Liberals introduce bill to implement UN Indigenous rights declaration
Bill would require Canadian law to align with rights set out in UNDRIP
The Liberal government has introduced legislation that will begin the process of bringing Canadian law into alignment with the United Nations Declaration on the Rights of Indigenous People (UNDRIP).
Justice Minister David Lametti, who tabled Bill C-15 in the House of Commons today, said the bill would chart a path forward for implementing the individual and collective rights set out in the declaration.
"Working with First Nations, Inuit and Métis peoples to implement the declaration and create a framework to achieve its objectives is a statement that the Government of Canada values, respects and promotes the human rights of all, and not just some," said Lametti at a press conference alongside Indigenous leaders.
"The legislation is a significant step forward on the shared path to reconciliation for Indigenous and non-Indigenous peoples alike."
If passed, the bill would require the federal government to ensure that the laws of Canada are consistent with the declaration's 46 articles.
The bill also would require the federal government to prepare an action plan within three years of the bill's passage to achieve the declaration's objectives, and to table an annual report detailing progress made.
WATCH | AFN national chief praises UNDRIP bill
A step forward for reconciliation
UNDRIP was passed by the UN General Assembly in 2007. It affirms the rights of Indigenous peoples to their language, culture, self-determination and traditional lands. It also establishes "minimum standards for the survival and well-being" of Indigenous people, according to the UN.
Crown-Indigenous Relations Minister Carolyn Bennett said the government bill is a response to the Truth and Reconciliation Commission and the National Inquiry into Missing and Murdered Indigenous Women and Girls. Both called for municipal, provincial and federal governments to fully implement and comply with UNDRIP.
"We have a responsibility as a country to ensure that Indigenous rights are affirmed [and] that they are fully understood and respected," said Bennett.
At a technical briefing for reporters — held on the condition that the officials involved not be identified — a senior government official said the bill is not written to make UNDRIP a part of federal law, but instead identifies the declaration as a human rights instrument that governments and courts can use to guide the development and interpretation of Canadian law.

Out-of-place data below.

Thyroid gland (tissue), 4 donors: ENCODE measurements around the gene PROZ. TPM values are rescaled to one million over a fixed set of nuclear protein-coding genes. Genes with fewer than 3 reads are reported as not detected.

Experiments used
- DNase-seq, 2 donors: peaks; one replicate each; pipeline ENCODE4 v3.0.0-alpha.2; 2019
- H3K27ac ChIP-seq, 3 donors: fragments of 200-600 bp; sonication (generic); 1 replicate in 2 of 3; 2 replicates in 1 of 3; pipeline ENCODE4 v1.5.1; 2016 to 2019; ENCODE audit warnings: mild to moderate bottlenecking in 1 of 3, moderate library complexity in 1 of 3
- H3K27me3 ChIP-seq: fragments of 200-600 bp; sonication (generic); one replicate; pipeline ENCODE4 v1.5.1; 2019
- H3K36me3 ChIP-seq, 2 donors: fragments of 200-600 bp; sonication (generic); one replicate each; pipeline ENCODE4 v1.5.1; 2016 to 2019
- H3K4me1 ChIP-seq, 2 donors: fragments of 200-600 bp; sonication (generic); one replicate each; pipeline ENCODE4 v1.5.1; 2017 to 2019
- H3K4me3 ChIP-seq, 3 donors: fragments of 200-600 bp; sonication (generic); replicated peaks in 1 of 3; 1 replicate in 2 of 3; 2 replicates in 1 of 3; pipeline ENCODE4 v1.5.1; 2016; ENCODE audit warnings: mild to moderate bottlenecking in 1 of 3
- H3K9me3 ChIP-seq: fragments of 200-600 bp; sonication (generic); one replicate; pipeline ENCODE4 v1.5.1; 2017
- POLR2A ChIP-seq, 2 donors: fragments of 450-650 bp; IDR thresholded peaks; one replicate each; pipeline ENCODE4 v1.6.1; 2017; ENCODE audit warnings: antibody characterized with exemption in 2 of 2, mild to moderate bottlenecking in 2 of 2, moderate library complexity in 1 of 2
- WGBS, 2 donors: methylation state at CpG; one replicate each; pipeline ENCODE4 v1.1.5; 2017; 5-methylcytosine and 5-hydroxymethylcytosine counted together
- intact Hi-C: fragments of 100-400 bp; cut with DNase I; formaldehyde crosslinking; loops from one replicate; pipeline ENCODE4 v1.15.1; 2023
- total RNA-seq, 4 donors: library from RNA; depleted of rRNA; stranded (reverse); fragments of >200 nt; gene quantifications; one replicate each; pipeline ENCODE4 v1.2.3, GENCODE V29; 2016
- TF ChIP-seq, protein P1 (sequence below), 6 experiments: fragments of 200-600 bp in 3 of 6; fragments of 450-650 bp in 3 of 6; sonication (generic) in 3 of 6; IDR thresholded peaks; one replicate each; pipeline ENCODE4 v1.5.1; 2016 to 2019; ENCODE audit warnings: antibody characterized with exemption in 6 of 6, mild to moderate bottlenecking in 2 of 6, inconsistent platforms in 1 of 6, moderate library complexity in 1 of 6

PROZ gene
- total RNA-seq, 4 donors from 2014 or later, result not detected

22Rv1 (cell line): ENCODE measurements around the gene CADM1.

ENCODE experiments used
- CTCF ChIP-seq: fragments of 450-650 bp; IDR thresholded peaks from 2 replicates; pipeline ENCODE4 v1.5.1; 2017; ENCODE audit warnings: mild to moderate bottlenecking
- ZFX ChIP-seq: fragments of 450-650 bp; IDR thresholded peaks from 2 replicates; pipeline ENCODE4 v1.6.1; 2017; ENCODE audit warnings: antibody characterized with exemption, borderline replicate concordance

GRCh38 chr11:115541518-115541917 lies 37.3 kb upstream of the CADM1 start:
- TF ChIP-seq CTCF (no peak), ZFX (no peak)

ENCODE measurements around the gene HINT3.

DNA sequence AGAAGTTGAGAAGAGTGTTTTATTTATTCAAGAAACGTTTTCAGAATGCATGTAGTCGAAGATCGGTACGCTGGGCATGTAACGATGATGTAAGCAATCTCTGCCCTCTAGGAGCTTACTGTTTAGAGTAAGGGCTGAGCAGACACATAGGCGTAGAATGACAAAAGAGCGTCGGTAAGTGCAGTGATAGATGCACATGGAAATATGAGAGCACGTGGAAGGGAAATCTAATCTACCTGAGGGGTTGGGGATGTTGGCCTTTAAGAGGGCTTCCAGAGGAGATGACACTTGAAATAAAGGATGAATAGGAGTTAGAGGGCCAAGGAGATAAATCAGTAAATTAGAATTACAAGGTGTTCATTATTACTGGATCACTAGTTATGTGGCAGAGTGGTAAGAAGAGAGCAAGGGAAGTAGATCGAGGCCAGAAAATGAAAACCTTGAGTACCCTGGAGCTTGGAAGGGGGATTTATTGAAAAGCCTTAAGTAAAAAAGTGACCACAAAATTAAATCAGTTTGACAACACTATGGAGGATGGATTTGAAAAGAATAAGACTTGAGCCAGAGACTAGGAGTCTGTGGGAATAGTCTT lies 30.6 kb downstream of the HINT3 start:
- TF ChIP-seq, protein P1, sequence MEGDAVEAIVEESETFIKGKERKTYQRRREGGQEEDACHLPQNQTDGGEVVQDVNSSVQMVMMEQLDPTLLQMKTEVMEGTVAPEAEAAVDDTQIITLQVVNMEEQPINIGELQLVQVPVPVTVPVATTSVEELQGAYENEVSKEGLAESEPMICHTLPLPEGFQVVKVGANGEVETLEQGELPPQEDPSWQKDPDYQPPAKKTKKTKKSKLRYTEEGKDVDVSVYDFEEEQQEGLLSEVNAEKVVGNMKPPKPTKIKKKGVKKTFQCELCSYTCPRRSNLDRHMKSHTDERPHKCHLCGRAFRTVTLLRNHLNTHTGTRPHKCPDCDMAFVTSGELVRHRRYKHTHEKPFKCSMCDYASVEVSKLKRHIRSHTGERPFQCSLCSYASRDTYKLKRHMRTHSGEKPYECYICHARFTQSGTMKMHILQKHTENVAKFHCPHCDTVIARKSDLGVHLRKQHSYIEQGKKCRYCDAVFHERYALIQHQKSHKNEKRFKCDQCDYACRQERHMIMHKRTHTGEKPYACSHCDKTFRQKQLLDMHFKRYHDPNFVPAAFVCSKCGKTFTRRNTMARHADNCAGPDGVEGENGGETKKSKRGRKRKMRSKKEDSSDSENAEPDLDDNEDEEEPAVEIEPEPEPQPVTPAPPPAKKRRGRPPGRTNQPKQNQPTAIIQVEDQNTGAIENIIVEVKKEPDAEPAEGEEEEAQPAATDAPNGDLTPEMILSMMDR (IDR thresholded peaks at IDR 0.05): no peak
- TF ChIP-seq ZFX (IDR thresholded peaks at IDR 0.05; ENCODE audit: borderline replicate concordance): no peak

WATCH | President of national Inuit organization says implementing UNDRIP will help to reduce discrimination
Natan Obed, president of Inuit Tapiriit Kanatami, said implementing UNDRIP is an important step toward ending discrimination against Indigenous peoples because it recognizes their distinct status and rights.
"It marks a positive departure from the past position of segregating our human rights into an imagined, separate underclass of rights," said Obed.
Assembly of First Nations Chief Perry Bellegarde praised the introduction of the legislation. He also said the three-year timeline for tabling an action plan is too long.
"We've waited too long already. We don't want to wait another three years," said Bellegarde.
Bellegarde urged MPs to make improvements to the bill through the legislative process — particularly by spelling out which government department would be responsible for UNDRIP's implementation, and by committing to a periodic review of the legislation.
By introducing the UNDRIP bill, the Liberals are fulfilling a promise dating back to 2016 — when Bennett announced Canada would officially renounce its objections to the declaration at the United Nations. The party pledged during the 2019 federal election to implement UNDRIP within the first year of a new mandate, but postponed tabling the bill earlier this year due to the rail blockade crisis.
Debate over meaning of consent
The proposed legislation is modelled on a private member's bill tabled by former NDP MP Romeo Saganash and passed by the House of Commons in 2018. That bill died when Parliament was dissolved before last fall's election after Conservative senators — warning it could have unintended legal and economic consequences — slowed its progress.
Opponents have argued that a clause in UNDRIP calling for "free prior and informed consent" from Indigenous people for projects on traditional Indigenous land could block resource development. When stalling Saganash's bill, Conservative senators said they feared the legislation would grant Indigenous peoples a veto over such projects.
Lametti and the Indigenous leaders at Thursday's press conference pushed back against that idea.
"The word veto does not exist in the document," Lametti said.
David Chartrand, national spokesperson for the Métis National Council, said the claim that Indigenous people seeking to be consulted on projects want to kill industry is being used as a "fearmongering" tactic.
"This is a blueprint for clarity," said Chartrand. "This is a better example for industry to know ... full well when they're putting their money to something [that] it's got the backing of not only Indigenous governments, but also the federal, provincial and all parties involved."